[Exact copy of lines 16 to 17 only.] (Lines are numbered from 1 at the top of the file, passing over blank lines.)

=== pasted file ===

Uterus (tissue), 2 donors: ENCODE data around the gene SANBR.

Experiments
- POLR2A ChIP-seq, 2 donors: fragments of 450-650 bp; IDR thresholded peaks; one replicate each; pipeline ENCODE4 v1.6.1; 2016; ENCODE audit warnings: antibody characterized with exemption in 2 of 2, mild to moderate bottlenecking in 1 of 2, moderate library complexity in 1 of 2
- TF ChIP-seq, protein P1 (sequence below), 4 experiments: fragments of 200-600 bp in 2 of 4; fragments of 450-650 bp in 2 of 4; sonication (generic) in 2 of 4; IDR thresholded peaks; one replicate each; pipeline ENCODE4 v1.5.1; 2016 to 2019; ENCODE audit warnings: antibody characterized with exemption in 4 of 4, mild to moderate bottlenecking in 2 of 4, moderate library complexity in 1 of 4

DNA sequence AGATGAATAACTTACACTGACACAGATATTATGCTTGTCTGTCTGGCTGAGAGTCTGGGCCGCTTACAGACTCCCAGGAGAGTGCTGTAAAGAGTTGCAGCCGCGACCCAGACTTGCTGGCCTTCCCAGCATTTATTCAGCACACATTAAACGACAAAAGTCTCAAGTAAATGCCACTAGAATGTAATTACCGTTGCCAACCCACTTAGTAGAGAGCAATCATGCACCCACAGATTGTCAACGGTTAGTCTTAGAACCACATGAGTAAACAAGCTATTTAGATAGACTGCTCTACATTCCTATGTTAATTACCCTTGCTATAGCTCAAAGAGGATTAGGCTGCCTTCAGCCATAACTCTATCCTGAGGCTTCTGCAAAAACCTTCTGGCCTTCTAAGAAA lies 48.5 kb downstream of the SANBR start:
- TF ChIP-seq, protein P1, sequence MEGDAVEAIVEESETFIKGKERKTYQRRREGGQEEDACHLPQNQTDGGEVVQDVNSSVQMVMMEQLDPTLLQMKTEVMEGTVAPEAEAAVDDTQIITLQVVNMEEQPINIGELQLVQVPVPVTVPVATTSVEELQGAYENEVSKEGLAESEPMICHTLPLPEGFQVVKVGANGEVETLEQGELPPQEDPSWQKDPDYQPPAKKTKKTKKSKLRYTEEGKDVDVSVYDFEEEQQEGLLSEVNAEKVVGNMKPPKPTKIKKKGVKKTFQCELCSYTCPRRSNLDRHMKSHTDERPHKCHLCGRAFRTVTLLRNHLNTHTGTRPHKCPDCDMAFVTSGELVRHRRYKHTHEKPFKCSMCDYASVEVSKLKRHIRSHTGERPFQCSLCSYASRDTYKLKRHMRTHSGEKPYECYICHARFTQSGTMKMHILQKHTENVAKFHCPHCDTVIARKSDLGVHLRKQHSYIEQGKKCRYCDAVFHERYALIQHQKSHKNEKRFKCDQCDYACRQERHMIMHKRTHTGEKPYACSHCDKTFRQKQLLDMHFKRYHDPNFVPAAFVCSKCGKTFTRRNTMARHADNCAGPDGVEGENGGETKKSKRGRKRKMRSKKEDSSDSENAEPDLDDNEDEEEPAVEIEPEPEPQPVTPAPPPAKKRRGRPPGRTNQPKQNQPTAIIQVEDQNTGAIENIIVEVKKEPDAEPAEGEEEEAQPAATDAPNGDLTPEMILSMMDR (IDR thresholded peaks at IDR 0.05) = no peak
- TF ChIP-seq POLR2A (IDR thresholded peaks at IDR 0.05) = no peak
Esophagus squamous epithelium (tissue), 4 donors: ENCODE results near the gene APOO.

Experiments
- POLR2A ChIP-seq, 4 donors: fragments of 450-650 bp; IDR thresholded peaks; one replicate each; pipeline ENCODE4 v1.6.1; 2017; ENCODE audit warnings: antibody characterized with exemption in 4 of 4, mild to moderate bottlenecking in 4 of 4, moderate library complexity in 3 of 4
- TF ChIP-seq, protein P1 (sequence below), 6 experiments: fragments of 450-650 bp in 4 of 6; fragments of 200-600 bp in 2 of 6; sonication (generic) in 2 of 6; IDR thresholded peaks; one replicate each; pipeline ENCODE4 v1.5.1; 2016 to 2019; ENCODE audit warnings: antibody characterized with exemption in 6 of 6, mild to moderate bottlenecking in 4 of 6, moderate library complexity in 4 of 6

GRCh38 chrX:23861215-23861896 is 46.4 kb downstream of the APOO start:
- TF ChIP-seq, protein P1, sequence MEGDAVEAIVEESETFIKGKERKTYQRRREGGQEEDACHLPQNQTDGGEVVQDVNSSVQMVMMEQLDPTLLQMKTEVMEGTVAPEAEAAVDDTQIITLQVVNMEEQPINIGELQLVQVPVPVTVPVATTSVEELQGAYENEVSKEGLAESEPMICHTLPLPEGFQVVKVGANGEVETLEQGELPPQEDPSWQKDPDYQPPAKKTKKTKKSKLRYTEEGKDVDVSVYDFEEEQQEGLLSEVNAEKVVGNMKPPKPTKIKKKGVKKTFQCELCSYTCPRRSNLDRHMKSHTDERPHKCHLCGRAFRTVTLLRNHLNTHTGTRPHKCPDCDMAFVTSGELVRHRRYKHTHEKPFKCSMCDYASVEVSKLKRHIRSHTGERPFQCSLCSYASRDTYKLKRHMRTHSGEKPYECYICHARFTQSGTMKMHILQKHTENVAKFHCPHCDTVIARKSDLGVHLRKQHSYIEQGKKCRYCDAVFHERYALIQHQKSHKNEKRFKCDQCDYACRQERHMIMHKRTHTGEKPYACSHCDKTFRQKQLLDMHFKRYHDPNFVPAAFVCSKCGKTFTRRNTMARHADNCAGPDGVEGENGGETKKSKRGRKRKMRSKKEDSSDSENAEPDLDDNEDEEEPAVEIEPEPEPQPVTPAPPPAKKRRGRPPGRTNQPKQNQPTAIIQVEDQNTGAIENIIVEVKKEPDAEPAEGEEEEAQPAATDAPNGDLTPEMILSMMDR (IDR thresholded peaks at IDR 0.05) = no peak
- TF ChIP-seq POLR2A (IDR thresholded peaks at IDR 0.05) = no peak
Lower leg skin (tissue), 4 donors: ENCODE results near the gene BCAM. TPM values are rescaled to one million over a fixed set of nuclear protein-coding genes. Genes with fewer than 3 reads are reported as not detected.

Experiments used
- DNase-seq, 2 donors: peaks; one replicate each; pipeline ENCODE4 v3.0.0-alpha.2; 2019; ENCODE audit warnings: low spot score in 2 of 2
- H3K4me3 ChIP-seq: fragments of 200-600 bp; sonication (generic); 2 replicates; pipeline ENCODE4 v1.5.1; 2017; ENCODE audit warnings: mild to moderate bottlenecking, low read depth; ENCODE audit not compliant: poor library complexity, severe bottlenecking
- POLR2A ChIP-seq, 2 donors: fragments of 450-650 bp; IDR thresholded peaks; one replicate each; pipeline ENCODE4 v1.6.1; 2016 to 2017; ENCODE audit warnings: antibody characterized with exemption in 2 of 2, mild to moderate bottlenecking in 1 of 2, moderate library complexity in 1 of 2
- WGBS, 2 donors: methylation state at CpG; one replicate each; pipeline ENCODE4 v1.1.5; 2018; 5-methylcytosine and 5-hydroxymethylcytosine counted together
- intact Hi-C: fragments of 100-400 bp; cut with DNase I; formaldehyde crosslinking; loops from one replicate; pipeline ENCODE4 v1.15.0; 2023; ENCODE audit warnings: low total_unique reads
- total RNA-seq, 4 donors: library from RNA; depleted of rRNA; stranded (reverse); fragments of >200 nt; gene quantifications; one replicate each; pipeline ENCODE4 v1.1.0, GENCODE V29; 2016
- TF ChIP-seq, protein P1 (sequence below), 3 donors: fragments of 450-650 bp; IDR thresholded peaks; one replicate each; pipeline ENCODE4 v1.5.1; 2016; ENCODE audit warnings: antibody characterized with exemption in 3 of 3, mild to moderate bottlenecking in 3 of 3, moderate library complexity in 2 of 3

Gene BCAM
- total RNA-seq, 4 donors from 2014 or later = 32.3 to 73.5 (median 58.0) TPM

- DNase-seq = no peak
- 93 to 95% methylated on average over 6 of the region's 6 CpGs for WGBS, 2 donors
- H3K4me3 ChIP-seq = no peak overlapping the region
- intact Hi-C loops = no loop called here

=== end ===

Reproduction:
Experiments used
- DNase-seq, 2 donors: peaks; one replicate each; pipeline ENCODE4 v3.0.0-alpha.2; 2019; ENCODE audit warnings: low spot score in 2 of 2